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Remediation of the Southern Storage Area (SSA)

[+] Author Affiliations
Paul Atyeo

United Kingdom Atomic Energy Authority

Paper No. ICEM2003-4508, pp. 1017-1023; 7 pages
doi:10.1115/ICEM2003-4508
From:
  • ASME 2003 9th International Conference on Radioactive Waste Management and Environmental Remediation
  • 9th ASME International Conference on Radioactive Waste Management and Environmental Remediation: Volumes 1, 2, and 3
  • Oxford, England, September 21–25, 2003
  • Conference Sponsors: Nuclear Engineering Division and Environmental Engineering Division
  • ISBN: 0-7918-3732-7 | eISBN: 0-7918-3731-9
  • Copyright © 2003 by ASME

abstract

This large scale radioactive and chemical land remediation project is a recent example of UKAEA delivering safe and cost effective restoration of a nuclear legacy. The SSA was a 7-hectare part of the non-nuclear licensed area at Harwell, Oxfordshire. The Harwell site is steadily being redeveloped as a business centre. Restoration of the SSA was linked to an opportunity to develop adjacent land for new residential housing. The SSA shared a boundary with Chilton County Primary School and the remediation project had high stakeholder interest. The RAF used the SSA as an ammunition store until 1945. UKAEA used the site from 1946 for radioactive waste handling and for the burial of chemical, radioactive and beryllium contaminated wastes. Planning, characterisation and decommissioning has been ongoing since the late 1980’s. Over the last two years a final clean-up operation has been completed. The project was managed by UKAEA and implemented through competitive contract by RWE Nukem and VHE Construction. The clean-up utilised stakeholder management and consultation methods to inform regulators and the local community. This included a formal public consultation concerning remedial options and the potential for environmental impact. The clean-up was designed against site specific risk based radionuclide and chemical clean-up targets. The project involved the survey, assay and clearance of 250,000 m3 of soils resulting in the segregation of 18,000 m3 of general, chemical and exempt radioactive wastes. The SSA landfill pits were excavated inside double ventilated containment tents in order to ensure that emissions from the works did not affect the nearby public. The project has successfully restored the site to a condition suitable for unrestricted public access.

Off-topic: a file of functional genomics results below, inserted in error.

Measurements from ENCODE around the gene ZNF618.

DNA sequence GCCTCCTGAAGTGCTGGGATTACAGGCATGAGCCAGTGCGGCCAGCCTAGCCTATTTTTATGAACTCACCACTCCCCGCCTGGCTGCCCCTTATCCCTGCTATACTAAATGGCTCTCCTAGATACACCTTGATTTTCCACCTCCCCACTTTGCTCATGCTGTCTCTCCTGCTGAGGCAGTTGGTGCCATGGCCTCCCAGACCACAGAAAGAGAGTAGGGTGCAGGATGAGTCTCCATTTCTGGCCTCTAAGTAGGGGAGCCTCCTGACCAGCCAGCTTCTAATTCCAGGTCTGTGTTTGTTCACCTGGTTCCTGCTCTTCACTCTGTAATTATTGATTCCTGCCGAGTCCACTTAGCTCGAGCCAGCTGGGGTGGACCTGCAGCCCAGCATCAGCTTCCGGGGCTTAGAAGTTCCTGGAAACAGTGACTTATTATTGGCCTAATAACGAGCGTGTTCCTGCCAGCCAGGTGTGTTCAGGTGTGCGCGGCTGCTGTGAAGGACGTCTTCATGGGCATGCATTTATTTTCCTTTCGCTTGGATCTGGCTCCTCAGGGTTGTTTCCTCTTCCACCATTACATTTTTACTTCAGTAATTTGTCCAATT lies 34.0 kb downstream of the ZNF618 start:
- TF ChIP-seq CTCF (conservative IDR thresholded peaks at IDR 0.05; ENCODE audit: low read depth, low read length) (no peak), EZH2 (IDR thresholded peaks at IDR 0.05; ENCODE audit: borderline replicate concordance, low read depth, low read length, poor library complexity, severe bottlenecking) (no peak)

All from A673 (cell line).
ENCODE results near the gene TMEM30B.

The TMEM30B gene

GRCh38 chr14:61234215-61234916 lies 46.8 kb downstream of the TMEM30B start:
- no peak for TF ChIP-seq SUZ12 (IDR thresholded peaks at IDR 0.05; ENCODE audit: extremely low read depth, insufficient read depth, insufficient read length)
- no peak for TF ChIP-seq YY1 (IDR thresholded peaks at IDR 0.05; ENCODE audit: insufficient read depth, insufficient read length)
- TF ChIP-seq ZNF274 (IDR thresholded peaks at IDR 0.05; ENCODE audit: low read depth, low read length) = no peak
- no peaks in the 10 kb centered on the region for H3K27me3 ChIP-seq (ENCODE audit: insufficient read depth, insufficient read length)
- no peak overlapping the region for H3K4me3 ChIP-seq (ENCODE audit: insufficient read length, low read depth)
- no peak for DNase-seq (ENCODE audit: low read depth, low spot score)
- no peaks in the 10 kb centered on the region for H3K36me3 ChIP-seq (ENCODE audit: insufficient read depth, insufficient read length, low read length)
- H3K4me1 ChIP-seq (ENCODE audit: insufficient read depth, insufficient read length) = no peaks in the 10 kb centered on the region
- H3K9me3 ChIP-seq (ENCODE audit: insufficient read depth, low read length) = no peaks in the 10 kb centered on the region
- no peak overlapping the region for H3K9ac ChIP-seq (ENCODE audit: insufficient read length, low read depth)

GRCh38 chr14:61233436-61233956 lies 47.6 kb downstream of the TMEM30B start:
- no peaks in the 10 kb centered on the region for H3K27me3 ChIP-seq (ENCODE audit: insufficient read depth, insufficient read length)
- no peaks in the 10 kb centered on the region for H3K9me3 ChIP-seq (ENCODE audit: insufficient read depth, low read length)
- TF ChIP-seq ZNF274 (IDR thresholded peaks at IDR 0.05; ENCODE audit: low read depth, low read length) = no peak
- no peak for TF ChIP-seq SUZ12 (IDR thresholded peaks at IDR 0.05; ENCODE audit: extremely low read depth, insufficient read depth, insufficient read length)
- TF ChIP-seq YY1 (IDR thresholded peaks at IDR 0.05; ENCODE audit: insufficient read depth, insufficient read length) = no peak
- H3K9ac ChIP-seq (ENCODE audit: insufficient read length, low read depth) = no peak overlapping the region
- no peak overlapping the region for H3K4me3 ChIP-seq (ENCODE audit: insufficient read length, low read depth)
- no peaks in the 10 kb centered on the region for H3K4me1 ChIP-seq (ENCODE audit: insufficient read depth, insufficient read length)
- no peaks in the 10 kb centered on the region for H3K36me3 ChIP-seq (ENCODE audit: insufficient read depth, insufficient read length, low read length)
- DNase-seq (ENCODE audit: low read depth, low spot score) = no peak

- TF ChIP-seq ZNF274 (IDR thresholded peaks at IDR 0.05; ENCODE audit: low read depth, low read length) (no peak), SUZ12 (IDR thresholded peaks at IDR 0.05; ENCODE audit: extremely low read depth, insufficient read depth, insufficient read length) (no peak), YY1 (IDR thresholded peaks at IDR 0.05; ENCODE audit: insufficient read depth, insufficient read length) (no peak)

Copyright © 2003 by ASME

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